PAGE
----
Bavaria is a land of lakes and mountains. The Koenigsee is a good example of what I mean. There is a beach here and there, but for the most part the mountainsides plunge directly into the lake. Steep banks mean deep waters, and the Koenigsee is no exception to the rule. The lake is almost as deep as the mountains next to it are high. The water is so clear—the boats near the shoreline seem to be floating on air—that you think you could see all the way to the bottom, but the bottom of the lake is a long way down—623 feet, to be exact—which makes it three times as deep as Lake Erie, one half the depth of Lake Superior, and 300 feet short of Lake Michigan at its deepest. The drama of the Koenigsee comes from its contrast with its surroundings because although it is almost as deep as Lake Michigan, it covers only two square miles, as opposed to the 31,000 square miles which Lake Michigan covers.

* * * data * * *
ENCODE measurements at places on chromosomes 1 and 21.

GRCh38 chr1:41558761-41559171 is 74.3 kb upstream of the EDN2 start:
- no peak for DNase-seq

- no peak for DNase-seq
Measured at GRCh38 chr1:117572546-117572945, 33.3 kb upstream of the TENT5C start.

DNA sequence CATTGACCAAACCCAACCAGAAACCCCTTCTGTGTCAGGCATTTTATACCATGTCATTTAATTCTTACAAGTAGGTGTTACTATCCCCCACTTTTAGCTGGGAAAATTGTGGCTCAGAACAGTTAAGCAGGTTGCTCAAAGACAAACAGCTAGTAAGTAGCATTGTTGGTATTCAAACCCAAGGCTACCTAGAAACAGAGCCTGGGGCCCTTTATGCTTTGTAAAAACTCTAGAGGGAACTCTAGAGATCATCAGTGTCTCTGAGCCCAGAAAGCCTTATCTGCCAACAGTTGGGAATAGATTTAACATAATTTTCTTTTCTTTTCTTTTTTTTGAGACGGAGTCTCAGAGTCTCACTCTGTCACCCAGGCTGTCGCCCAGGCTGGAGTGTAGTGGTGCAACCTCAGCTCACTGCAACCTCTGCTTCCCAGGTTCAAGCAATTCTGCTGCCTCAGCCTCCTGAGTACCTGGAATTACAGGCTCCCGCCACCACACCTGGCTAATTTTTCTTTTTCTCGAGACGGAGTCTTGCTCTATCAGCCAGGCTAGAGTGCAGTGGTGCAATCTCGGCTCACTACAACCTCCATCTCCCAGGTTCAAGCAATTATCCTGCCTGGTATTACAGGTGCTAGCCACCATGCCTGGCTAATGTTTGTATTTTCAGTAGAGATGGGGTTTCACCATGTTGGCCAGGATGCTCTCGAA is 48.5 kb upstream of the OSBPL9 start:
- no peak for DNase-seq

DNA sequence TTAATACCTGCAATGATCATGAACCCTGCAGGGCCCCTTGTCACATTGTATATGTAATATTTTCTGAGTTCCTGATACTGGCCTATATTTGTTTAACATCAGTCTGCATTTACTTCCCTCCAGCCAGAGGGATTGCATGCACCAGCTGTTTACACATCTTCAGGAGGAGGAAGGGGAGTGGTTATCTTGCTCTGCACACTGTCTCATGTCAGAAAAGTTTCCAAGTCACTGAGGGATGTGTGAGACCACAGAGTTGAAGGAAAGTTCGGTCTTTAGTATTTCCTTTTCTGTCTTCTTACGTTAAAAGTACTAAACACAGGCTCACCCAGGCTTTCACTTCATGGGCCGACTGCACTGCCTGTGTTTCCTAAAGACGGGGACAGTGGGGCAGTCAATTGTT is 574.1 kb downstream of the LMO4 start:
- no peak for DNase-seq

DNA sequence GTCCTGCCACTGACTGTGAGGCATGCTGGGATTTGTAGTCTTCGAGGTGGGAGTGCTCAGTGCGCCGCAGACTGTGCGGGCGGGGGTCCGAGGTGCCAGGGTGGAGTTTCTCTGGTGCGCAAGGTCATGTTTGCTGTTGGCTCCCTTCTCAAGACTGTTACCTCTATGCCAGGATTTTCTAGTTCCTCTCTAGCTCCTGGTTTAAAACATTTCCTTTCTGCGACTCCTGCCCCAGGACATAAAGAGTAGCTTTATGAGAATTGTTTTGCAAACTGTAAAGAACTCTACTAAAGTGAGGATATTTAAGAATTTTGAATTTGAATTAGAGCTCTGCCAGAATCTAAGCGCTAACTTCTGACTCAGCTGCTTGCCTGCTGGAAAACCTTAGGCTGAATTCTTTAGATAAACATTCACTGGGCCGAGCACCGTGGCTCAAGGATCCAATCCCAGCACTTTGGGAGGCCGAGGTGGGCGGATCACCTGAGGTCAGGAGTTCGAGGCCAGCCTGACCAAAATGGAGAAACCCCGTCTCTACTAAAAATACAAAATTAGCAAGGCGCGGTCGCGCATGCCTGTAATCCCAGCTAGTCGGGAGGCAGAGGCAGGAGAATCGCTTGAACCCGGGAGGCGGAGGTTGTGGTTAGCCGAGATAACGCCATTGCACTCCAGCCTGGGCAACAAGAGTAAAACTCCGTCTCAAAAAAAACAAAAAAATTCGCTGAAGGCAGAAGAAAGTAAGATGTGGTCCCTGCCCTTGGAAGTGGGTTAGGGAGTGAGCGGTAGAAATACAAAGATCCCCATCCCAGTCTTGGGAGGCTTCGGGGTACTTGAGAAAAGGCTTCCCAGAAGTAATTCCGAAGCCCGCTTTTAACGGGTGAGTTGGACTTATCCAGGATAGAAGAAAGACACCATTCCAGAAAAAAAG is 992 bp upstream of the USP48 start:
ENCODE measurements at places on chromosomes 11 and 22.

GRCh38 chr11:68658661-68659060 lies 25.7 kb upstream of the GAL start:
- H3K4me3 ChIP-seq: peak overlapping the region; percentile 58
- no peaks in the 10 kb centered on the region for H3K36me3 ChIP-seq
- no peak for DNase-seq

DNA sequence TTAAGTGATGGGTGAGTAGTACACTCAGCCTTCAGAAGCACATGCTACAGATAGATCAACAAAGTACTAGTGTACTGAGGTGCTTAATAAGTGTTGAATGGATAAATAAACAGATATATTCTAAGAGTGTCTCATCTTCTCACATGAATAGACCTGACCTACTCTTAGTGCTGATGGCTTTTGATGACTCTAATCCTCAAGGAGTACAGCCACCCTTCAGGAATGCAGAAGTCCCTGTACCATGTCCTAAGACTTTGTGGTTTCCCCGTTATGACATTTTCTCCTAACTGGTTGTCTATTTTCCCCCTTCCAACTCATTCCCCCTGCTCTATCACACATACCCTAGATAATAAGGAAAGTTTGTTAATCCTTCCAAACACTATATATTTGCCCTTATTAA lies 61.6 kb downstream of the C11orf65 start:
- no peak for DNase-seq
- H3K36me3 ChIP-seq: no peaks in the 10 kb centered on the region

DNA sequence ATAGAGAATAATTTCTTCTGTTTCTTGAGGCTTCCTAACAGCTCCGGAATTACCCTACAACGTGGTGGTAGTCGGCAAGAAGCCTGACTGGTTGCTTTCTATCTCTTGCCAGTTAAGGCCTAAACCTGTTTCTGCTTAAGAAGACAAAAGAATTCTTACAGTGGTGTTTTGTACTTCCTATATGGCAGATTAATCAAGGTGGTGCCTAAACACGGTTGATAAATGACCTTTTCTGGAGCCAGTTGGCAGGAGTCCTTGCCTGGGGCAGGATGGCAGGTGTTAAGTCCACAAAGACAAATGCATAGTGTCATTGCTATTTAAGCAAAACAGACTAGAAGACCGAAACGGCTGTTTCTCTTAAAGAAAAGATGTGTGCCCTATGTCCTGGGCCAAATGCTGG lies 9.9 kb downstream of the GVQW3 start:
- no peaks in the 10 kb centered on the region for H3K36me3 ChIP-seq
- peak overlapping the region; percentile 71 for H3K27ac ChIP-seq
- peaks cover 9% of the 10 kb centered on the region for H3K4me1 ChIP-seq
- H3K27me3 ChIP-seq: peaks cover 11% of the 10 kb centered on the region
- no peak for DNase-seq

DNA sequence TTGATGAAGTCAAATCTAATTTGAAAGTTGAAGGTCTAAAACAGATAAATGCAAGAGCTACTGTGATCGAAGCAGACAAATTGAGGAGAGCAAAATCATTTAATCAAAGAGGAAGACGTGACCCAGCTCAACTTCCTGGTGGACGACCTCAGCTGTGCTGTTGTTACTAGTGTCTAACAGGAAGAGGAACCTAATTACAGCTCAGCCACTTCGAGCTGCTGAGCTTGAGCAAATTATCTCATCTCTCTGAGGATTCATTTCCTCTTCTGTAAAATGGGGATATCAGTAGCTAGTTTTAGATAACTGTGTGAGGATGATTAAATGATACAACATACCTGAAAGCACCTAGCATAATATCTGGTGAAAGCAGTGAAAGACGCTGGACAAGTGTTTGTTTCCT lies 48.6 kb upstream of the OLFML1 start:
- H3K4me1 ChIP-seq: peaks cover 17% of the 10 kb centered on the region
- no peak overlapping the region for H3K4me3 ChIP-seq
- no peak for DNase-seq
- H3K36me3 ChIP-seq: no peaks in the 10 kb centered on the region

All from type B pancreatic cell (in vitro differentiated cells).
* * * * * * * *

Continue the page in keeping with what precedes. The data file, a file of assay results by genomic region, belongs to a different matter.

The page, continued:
So, God made the Koenigsee dramatic, but the Bavarians turned it into a work of art. The best way to appreciate this is to approach St. Bartolomew’s Church at the far end of the almost five-mile long lake by electric boat, which is the way most tourists do. The boat’s electric motor ensures that the water remains drinking-quality pure, but the Church organizes and focuses the surrounding landscape in a way that does not happen at Lake Michigan. Shortly after returning from Bavaria I took an Indian friend to Warren Dunes State Park and climbed Tower Hill, a large sand dune on the lake’s western shore. On a clear day you can see the skyscrapers of downtown Chicago from the top of Tower Hill if you look to the southwest; on this day in late October, the only humans structure we could see was the miserable bunker of toilets which the State of Michigan built between the sandy shore and a lake of asphalt created to accommodate the hordes who show up there on sunny Sundays in the summer. The toilets didn’t work in the previous miserable bunker and something even less elaborate—sans snack bar—was all the chronically bankrupt state of Michigan, home of America’s once powerful auto industry, could afford.